When he finds out his boss is retiring to Arizona, a sailor has to find a way to buy the Westwind, a boat that he and his father built. He is also caught between two women: insensitive club singer Robin and sweet Laurel.
Mike works on a boat in Acapulco. When the bratty daughter of the boat owner gets him fired, Mike must find new work. Little boy Rauol helps him get a job as a lifeguard and singer at a ... See full summary »
Rick Richards is a helicopter pilot who wants to set up a charter flying service in Hawaii -- along the way he makes some friends, including a young Hawaiian girl and her father, romances Judy Hudson, and sings a few songs.
Michael D. Moore
Tulsa, a soldier with dreams of running his own nightclub, places a bet with his friend Dynamite that he can win the heart of an untouchable dancer...but when Dynamite is transferred, Tulsa must replace him in the bet.
A singing rodeo rider hires on at an expensive all-women dude ranch and beauty spa. He falls for a pretty fitness trainer who is constantly threatened by a gang who wants her late grandfather's cache of gold hidden in a ghost town.
Mike and Danny fly a crop duster, but because of Danny's gambling debts, a local sheriff seizes it. Trying to earn money, they hitch-hike to the World's Fair in Seattle. While Danny tries ... See full summary »
Charlie Rogers is a leather-jacketed biker who's fired from a singing engagement after getting into a fight with a group of college toughs. While riding his cycle to the next gig, an irate dad runs him off the road when he flirts with his daughter. He's forced to hook up with a traveling carnival until his bike can be fixed. The carnival is run by a tough old broad, a broken-down drunk and his nubile daughter. Along the way, Charlie (who's got a chip on his shoulder about being an orphan) somehow learns about family values from this vaguely dysfunctional one. A scheming rival carny shows up, based on the legend of Colonel Tom Parker, Elvis Presley's real-life manager. Written by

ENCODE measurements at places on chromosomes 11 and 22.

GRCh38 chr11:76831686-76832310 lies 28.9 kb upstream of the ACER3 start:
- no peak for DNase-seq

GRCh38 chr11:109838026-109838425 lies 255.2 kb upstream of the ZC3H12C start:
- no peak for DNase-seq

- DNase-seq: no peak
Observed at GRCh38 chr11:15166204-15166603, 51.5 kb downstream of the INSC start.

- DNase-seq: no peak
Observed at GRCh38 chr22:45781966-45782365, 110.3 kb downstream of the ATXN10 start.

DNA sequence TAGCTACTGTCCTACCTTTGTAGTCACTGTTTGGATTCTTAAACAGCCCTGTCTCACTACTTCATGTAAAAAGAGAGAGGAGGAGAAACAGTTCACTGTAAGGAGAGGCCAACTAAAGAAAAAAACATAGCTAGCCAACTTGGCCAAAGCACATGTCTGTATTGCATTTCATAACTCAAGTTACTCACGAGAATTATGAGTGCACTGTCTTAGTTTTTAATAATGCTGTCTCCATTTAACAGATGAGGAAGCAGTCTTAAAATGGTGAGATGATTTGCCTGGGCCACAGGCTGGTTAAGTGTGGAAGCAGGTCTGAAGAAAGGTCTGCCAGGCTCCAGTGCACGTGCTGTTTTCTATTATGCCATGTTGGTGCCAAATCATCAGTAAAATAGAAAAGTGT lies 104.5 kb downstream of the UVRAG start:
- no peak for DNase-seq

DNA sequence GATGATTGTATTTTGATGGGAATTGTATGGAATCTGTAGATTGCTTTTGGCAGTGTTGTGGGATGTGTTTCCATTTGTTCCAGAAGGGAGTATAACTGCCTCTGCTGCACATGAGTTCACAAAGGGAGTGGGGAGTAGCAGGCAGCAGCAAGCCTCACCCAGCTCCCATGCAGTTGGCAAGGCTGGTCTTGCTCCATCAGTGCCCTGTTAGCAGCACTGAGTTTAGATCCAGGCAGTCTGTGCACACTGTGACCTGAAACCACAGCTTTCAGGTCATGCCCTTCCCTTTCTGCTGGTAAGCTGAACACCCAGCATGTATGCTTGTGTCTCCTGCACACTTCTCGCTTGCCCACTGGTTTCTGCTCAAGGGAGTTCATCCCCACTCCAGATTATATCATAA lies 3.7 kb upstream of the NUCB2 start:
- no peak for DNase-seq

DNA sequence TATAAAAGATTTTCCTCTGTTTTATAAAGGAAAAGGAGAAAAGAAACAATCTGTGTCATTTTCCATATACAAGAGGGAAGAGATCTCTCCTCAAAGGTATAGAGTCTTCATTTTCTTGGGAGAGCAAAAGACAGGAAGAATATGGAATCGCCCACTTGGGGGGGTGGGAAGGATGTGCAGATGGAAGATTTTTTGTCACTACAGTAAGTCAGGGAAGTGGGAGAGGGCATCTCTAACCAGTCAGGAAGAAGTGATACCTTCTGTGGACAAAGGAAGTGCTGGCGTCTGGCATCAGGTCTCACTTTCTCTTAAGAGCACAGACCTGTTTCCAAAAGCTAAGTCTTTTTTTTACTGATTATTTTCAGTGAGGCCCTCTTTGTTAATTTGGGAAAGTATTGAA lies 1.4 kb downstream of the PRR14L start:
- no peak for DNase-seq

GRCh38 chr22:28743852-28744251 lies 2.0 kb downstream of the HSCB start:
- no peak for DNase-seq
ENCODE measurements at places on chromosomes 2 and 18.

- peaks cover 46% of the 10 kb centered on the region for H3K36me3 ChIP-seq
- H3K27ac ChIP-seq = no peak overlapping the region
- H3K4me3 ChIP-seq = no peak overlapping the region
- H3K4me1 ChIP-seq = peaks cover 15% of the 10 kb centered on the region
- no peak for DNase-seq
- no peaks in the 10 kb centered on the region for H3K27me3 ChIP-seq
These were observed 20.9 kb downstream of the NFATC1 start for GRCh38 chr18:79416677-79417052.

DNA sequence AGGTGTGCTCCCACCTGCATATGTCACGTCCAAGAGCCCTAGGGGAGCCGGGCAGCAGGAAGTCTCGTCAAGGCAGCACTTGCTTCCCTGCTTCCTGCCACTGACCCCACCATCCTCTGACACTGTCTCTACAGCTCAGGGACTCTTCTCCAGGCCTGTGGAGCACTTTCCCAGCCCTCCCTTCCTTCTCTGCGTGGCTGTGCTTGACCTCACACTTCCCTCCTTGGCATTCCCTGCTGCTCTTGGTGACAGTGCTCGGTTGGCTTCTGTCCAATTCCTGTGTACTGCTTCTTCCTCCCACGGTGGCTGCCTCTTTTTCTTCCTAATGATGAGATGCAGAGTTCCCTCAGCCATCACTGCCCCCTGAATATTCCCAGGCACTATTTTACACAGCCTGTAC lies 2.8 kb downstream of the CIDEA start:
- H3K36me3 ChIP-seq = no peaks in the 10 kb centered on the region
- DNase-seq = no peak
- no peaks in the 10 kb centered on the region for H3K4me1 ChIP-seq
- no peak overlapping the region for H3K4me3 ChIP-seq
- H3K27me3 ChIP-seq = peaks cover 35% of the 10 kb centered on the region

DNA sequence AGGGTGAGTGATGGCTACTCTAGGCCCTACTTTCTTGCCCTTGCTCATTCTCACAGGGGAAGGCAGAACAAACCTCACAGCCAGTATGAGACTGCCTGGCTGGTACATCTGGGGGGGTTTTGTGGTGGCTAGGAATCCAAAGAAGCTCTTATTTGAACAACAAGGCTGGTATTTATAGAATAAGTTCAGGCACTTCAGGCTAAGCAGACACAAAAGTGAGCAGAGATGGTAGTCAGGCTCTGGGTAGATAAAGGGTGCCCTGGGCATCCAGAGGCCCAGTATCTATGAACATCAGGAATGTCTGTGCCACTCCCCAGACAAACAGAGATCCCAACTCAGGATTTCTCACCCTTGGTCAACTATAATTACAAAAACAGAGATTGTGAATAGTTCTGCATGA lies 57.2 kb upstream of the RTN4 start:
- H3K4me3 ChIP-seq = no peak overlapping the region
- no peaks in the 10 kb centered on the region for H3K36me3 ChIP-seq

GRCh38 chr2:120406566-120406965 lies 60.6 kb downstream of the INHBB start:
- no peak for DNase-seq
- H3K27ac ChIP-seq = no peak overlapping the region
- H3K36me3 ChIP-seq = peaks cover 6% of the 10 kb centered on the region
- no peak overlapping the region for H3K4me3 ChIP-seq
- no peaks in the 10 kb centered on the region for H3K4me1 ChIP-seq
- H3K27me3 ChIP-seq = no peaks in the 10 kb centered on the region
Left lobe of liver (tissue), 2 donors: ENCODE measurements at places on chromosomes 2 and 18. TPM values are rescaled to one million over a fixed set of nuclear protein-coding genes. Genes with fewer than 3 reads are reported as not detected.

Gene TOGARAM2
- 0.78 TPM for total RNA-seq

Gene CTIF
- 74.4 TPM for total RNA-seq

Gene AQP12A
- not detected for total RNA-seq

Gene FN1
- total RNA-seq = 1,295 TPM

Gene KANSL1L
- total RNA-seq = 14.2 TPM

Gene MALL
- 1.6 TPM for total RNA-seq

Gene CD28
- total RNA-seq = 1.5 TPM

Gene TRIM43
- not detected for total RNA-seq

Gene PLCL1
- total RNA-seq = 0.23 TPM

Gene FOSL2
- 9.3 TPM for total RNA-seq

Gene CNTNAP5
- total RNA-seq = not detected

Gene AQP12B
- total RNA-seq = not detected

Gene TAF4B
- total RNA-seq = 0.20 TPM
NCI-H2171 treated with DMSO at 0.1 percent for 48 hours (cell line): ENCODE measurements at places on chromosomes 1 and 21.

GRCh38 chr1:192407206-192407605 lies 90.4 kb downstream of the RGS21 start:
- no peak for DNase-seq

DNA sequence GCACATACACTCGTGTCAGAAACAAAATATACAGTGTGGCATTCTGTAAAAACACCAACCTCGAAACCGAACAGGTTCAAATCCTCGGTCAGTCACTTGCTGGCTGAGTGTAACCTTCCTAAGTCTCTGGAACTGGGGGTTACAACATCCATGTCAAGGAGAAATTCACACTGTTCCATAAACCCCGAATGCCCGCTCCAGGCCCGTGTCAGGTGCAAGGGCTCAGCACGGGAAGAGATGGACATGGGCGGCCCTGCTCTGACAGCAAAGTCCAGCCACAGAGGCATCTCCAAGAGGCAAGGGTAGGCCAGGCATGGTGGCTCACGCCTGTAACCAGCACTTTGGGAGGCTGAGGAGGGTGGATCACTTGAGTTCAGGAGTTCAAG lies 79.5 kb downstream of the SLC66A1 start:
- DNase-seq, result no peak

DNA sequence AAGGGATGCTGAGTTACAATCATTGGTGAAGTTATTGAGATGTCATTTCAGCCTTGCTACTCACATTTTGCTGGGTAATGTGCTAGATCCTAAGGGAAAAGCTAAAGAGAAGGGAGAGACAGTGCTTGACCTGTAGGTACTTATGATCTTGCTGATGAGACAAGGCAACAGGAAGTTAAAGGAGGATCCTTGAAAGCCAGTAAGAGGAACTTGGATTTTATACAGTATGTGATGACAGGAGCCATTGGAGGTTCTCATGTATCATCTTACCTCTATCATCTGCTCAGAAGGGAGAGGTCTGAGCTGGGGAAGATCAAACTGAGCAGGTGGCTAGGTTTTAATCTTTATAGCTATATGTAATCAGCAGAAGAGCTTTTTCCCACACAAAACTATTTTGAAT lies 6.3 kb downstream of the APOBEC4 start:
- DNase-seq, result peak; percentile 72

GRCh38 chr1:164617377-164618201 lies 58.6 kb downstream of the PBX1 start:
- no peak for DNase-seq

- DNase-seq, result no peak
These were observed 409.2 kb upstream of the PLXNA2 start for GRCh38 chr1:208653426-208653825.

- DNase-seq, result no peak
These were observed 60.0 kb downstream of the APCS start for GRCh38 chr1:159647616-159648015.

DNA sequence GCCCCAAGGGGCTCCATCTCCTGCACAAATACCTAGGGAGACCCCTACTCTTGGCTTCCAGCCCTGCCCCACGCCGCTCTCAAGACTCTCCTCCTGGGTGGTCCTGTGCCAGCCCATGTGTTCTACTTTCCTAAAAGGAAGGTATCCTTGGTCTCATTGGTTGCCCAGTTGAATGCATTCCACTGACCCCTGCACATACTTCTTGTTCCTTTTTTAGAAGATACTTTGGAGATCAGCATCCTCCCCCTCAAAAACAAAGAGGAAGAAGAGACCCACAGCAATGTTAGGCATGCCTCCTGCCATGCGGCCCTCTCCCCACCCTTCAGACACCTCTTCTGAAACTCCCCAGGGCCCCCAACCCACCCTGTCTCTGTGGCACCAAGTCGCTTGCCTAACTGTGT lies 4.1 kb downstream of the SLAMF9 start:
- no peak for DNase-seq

Hot-headed singer who's prone to getting into fights gets a hankering for the daughter of a woman who runs a traveling carnival, eventually finds himself with a guitar working the run-ways. Good Elvis Presley musical, although the King himself is awfully pouty throughout. He sings several mediocre tunes in-between romantic bouts with pretty but bland Joan Freeman (who resembles both Susan Dey and a young Dorothy McGuire). Barbara Stanwyck is typically mercurial as Freeman's no-nonsense mother, and she gives the movie some kick. There are the usual carnival rowdies, a dim sub-plot involving a missing wallet, but the cinematography is colorful and the rural locations are well captured. There's a sensational tracking shot at the end done in one take, with the camera up and over the heads of the crowd, down along the run-way with the attractions and then onto the stage. A brunette Raquel Welch has a bit part at the very beginning, and Teri Garr is one of the carny dancers. An enjoyable star-vehicle for E.P.'s fans. **1/2 from ****
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